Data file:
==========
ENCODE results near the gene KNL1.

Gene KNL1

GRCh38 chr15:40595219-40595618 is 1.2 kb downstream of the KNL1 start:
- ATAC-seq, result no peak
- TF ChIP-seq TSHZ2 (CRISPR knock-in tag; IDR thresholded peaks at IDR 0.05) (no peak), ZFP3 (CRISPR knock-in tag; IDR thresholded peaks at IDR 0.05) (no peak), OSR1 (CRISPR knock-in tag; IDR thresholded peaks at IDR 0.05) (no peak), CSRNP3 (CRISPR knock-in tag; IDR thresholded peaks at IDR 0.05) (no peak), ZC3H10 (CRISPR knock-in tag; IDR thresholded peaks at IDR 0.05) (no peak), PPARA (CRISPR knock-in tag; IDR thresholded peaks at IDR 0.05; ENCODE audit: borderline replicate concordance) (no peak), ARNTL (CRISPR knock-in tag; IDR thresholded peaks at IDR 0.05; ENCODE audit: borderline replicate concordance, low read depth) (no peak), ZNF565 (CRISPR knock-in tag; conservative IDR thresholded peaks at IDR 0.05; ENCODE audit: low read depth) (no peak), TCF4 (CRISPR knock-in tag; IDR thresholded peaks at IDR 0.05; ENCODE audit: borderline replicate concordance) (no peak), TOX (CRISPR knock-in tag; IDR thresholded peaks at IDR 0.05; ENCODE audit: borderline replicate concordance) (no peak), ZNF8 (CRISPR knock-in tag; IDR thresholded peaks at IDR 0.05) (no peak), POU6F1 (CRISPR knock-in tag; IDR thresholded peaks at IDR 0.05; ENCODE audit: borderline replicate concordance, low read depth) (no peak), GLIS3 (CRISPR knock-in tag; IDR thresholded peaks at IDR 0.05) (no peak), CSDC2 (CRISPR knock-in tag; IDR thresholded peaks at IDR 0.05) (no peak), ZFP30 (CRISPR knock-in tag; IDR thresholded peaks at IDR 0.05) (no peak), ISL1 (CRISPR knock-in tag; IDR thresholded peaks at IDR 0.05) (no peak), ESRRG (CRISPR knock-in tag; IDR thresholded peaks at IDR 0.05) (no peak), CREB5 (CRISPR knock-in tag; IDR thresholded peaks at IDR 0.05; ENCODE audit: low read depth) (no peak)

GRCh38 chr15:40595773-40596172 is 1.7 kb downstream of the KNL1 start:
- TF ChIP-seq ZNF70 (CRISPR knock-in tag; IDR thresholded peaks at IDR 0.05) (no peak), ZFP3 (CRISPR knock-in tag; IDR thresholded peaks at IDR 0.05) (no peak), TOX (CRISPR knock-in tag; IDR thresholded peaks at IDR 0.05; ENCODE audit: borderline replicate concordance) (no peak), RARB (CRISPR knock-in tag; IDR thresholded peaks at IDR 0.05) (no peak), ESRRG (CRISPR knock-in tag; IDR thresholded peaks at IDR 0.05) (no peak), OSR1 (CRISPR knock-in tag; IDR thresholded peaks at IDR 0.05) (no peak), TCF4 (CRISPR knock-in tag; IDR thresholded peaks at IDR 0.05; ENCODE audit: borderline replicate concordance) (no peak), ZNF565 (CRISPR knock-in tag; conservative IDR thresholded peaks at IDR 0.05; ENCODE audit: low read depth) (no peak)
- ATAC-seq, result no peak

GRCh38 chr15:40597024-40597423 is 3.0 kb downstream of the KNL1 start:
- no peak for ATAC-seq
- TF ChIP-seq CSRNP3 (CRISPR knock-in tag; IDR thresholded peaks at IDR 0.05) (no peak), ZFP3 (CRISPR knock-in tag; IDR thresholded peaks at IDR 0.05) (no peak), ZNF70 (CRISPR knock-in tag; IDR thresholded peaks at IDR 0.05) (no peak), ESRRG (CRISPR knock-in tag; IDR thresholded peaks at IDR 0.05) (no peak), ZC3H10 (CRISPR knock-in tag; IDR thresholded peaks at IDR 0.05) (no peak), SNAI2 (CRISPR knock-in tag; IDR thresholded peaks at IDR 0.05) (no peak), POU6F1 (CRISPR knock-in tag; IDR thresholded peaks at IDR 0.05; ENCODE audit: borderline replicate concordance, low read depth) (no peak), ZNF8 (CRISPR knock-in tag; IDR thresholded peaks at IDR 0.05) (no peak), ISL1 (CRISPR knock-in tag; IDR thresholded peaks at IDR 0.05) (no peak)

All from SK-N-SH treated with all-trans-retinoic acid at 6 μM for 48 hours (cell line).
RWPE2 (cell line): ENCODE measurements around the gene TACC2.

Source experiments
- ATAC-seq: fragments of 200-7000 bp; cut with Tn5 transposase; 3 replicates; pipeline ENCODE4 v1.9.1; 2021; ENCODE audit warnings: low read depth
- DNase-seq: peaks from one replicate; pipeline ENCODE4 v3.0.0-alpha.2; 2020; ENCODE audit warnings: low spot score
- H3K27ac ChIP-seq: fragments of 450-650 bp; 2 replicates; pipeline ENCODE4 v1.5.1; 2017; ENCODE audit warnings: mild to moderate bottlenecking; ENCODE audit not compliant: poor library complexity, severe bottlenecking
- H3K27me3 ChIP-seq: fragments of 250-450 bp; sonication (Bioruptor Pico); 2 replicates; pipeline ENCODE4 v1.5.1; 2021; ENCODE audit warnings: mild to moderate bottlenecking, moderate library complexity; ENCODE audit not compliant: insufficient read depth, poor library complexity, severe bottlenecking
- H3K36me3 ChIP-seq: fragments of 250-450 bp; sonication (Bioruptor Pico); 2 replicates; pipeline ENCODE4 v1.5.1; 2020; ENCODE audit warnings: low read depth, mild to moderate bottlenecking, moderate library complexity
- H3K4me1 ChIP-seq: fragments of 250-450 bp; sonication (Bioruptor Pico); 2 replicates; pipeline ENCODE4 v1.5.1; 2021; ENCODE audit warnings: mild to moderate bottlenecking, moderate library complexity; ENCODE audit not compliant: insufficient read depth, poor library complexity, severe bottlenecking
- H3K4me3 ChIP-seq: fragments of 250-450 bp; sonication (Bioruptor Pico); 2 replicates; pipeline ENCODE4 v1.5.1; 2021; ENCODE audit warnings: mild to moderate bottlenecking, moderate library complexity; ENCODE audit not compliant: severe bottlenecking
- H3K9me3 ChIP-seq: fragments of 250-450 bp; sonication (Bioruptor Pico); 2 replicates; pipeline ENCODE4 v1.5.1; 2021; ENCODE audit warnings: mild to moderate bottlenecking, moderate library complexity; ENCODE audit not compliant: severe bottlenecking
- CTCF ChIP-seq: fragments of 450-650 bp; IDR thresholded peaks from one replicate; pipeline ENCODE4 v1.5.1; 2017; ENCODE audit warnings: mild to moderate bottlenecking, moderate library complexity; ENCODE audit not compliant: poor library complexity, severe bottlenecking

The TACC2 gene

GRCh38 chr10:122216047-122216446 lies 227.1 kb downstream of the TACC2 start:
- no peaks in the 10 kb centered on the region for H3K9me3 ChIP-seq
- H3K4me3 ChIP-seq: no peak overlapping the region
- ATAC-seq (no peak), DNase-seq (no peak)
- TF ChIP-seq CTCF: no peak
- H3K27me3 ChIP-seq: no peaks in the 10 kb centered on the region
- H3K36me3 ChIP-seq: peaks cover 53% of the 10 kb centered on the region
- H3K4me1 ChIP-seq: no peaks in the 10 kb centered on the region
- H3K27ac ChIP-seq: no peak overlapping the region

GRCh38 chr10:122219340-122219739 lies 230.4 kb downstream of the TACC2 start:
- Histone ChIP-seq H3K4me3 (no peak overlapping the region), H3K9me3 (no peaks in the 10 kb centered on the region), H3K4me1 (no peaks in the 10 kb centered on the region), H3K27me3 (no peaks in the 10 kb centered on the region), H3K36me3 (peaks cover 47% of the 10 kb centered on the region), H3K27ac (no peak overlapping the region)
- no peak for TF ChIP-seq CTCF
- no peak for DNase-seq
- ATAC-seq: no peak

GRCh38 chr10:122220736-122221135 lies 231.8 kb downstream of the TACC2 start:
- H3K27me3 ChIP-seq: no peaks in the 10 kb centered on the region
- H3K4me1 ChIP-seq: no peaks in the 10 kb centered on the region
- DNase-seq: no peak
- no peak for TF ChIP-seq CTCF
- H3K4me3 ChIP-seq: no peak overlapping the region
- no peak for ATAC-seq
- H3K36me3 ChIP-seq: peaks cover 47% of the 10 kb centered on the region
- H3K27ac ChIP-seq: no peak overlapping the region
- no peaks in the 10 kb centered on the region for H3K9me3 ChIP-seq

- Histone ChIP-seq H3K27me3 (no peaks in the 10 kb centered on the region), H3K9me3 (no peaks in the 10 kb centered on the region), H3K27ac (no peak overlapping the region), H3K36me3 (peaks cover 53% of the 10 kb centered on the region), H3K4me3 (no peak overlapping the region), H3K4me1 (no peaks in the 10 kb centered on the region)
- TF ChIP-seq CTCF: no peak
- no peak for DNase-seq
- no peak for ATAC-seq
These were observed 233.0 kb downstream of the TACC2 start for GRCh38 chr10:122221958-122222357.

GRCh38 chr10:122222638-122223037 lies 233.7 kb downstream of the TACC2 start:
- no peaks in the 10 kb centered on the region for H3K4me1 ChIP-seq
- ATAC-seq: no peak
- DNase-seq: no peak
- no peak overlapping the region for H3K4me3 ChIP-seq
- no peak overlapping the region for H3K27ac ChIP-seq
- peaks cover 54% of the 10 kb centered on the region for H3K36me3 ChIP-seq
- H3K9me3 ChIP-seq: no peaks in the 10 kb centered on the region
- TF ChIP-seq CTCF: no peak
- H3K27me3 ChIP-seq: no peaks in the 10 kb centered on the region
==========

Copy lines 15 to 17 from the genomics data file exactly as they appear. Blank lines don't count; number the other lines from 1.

- ATAC-seq: fragments of 200-7000 bp; cut with Tn5 transposase; 3 replicates; pipeline ENCODE4 v1.9.1; 2021; ENCODE audit warnings: low read depth
- DNase-seq: peaks from one replicate; pipeline ENCODE4 v3.0.0-alpha.2; 2020; ENCODE audit warnings: low spot score
- H3K27ac ChIP-seq: fragments of 450-650 bp; 2 replicates; pipeline ENCODE4 v1.5.1; 2017; ENCODE audit warnings: mild to moderate bottlenecking; ENCODE audit not compliant: poor library complexity, severe bottlenecking